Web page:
How do you motivate yourself to get on the mat on those days where you’re just not feeling it?
Yoga isn’t a question for me. It’s habit. I practice every day. And I think it’s important to understand that yoga is more than the asana practice too. Yoga is a state of mind. I do practices to enhance my state of mind.
I do breathing exercises every day without fail. Learning to breathe for the moment is possibly the most important practice of all.
For me, commitment to yoga can be as little as dropping in just once a week for class. If you come twice, you will notice a positive change. From three times onwards, you’ll start to see some life-changing results.
BodyMindLife launched The Transformation Project to prove this theory. It’s a 30 day programme where students commit to practicing yoga and or Pilates five times a week and to meditate for 10 minutes each day. Last time, participants reported that on average, their physical and mental health improved by an amazing 36%. Yes we measure everything at BML:)
Think of yourself as an energy bank. And you’ve been making withdrawals all your life. You start to practice yoga and then you start making deposits. And these start gaining interest. Putting this energy back into your body means you’ll start to feel the benefits. It doesn’t matter how unfit, unwell or unhappy you are, just making the decision to commit to your health and come a minimum of once a week will make a difference.
What distinguishes BodyMindLife from other studios?
Quality of the experience. It’s the place where teachers come to practice. I’ve travelled around the world to experience other yoga studios and discover best practice, and have worked with our team to find the best yoga teachers and bring them to our studios in Sydney.
Our head of yoga for example, Noelle Connolly, is from USA and has trained with some of the leading instructors of our time. She has transformed how Vinyasa yoga is taught in Australia and brought a level of expertise to our teaching team that I think is unparalleled.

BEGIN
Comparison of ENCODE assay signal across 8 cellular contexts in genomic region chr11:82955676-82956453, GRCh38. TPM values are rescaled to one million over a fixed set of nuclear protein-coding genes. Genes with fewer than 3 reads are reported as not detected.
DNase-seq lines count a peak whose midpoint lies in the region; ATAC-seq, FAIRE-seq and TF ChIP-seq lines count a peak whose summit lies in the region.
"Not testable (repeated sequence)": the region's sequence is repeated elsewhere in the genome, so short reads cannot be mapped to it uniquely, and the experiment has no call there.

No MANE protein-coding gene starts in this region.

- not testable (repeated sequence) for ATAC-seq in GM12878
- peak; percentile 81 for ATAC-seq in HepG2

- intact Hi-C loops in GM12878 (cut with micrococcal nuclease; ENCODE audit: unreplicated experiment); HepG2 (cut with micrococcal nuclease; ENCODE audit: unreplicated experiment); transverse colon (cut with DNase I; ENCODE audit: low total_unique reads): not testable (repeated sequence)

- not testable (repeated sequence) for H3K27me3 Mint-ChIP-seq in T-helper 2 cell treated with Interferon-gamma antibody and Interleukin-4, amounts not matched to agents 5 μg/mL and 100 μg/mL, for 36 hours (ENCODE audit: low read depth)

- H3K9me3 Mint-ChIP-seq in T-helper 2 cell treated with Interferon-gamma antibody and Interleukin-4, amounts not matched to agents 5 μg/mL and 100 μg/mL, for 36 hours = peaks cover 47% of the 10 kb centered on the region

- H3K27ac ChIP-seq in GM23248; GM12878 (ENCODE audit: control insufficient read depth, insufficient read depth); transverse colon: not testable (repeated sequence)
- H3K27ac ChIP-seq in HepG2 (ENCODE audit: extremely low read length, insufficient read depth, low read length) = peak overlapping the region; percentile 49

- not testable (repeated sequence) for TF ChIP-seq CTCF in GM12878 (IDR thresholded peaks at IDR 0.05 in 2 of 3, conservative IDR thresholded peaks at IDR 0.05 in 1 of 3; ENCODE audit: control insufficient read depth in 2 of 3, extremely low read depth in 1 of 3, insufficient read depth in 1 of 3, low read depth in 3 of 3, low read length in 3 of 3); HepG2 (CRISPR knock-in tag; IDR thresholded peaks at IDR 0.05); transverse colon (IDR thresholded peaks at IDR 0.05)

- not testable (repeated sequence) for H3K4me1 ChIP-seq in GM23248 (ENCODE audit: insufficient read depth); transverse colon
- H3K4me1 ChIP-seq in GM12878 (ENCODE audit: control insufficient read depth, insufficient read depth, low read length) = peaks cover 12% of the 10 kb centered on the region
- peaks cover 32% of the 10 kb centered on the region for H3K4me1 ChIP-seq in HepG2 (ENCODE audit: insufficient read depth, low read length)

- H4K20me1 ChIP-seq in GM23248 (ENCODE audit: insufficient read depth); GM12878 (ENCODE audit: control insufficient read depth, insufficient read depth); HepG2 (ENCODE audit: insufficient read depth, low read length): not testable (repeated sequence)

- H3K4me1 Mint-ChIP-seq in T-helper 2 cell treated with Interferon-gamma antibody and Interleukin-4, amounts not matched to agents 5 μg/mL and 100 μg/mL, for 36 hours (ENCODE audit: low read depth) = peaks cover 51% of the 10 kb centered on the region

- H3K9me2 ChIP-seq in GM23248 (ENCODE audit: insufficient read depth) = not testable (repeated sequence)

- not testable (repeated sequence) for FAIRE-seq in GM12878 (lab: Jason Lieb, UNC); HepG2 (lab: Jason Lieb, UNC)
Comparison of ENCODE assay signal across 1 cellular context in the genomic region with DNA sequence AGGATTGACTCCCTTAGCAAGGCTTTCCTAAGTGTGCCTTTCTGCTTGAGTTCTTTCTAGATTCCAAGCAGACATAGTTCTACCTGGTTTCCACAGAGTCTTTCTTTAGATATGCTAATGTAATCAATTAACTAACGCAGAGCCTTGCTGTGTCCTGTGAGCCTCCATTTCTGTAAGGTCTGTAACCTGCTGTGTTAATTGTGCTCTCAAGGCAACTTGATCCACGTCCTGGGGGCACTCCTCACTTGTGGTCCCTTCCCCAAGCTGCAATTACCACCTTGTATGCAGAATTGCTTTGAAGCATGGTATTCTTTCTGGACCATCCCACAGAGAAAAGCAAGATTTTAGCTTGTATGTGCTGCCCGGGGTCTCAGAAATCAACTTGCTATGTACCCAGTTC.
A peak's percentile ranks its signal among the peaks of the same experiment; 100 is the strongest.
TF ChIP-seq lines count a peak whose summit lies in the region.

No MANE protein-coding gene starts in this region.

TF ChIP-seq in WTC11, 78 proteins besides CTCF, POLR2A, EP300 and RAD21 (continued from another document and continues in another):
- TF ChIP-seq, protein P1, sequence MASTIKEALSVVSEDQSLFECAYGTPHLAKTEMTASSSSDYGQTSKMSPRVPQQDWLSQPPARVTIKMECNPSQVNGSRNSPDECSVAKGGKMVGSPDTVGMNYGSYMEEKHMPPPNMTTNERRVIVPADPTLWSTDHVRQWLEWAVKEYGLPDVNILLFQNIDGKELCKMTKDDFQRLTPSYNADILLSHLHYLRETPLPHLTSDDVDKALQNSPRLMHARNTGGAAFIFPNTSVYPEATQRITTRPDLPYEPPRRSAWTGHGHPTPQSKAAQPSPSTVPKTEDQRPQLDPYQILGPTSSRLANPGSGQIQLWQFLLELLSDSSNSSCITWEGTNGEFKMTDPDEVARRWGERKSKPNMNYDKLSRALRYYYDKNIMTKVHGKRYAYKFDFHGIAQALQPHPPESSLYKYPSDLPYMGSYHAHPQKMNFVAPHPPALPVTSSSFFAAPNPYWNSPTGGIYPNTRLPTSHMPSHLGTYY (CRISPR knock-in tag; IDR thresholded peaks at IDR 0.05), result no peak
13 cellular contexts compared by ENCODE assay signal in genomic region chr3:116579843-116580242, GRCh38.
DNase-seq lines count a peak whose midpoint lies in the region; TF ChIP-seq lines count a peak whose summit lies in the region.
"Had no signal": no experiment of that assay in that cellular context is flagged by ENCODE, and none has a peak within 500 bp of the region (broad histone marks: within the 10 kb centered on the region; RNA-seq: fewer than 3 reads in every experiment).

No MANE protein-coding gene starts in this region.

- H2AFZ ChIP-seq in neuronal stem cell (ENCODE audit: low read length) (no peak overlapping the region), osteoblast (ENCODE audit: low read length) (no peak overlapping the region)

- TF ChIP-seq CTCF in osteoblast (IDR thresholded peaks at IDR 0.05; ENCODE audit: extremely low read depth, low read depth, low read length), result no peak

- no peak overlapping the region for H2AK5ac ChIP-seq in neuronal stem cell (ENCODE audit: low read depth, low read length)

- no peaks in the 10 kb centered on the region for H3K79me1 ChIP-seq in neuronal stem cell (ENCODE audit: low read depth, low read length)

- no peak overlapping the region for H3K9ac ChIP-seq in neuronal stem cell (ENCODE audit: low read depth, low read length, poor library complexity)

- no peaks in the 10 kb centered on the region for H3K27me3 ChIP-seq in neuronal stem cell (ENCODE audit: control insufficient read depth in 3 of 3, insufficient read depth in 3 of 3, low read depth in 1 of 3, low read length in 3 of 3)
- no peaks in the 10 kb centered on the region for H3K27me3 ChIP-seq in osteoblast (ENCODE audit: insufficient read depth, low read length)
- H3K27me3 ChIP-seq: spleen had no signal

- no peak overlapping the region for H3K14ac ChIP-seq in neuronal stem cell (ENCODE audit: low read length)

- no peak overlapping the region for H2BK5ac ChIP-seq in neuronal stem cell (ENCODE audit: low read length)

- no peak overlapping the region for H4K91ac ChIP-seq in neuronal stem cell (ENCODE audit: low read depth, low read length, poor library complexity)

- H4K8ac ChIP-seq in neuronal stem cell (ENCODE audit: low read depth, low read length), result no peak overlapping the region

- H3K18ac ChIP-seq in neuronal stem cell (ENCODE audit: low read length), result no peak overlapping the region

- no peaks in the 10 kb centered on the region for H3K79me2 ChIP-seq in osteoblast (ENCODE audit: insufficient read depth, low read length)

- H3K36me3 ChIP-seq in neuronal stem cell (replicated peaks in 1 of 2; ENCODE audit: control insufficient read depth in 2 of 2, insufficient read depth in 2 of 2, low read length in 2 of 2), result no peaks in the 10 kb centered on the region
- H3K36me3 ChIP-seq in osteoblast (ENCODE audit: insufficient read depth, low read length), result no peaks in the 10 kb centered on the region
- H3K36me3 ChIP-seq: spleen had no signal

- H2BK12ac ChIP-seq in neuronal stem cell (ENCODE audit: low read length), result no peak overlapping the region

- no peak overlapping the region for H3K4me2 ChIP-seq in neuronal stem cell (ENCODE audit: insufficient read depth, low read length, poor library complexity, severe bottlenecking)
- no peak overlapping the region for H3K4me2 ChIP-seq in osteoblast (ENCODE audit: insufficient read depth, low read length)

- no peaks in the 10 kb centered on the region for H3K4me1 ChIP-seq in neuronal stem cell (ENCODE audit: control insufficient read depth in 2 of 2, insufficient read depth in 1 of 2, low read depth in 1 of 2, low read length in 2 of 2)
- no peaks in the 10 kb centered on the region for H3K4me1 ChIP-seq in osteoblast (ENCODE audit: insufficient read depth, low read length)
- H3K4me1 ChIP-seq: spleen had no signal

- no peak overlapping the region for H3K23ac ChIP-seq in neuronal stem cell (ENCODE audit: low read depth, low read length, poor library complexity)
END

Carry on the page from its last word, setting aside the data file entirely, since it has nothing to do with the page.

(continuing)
BodyMindLife now has five studios across Sydney – all are unique, beautiful spaces. How do you create this calm and peaceful energy?
My beautiful wife and architect Ferique is behind each studio space. Her background is in creating healing spaces and there’s an intent behind each studio to make people feel like they’ve come home. We use sacred geometry to align the physical and the metaphysical within a space. The process and result create spaces that heal just being being in them, we are clear about our intent for the spaces and we really do care about every single touchpoint our students have with us.
Studio aesthetics aside though, our teachers are part of our community too. They practice at BodyMindLife as well as lead classes. There’s a vision of inclusivity at BodyMindLife, rather than exclusivity.
Do you see props as a valuable tool in yoga?
Absolutely. There’s a myth that props are only for beginners or students who are unable to advance in a pose. This is so far from the truth. An advanced yogi is someone who is attuned to their body – who understands what it needs and then moves and responds. Instead of struggling in a pose, props allow us to move with more grace and feel the pose in a more aligned way. This is yoga.
A prop can open up a whole new aspect to your yoga practice. Blocks work to bring the floor closer to your body which allows for more stability. A strap makes your arms twice as long and a bolster is the most amazing way to take Savasana to another level.
BodyMindLife has a beautiful curated selection of yoga products. How do you go about selecting suppliers?
Ethical, sustainable and local. That’s our mantra. We’re honoured to be able to support brands such as AKASHA that share this same vision.
What to you want people to take away with them after class?
When our students walk out our doors, I want them to feel more comfortable in their own skin. To feel lighter, more at peace and energised.
If I had one more wish, it would be for students to be able to take what they learn in our studios into their lives off the mat. I want someone to remember to take three long, slow breaths when they’re stressed at home or in a meeting, and to be more aware of their emotions and how they choose to react.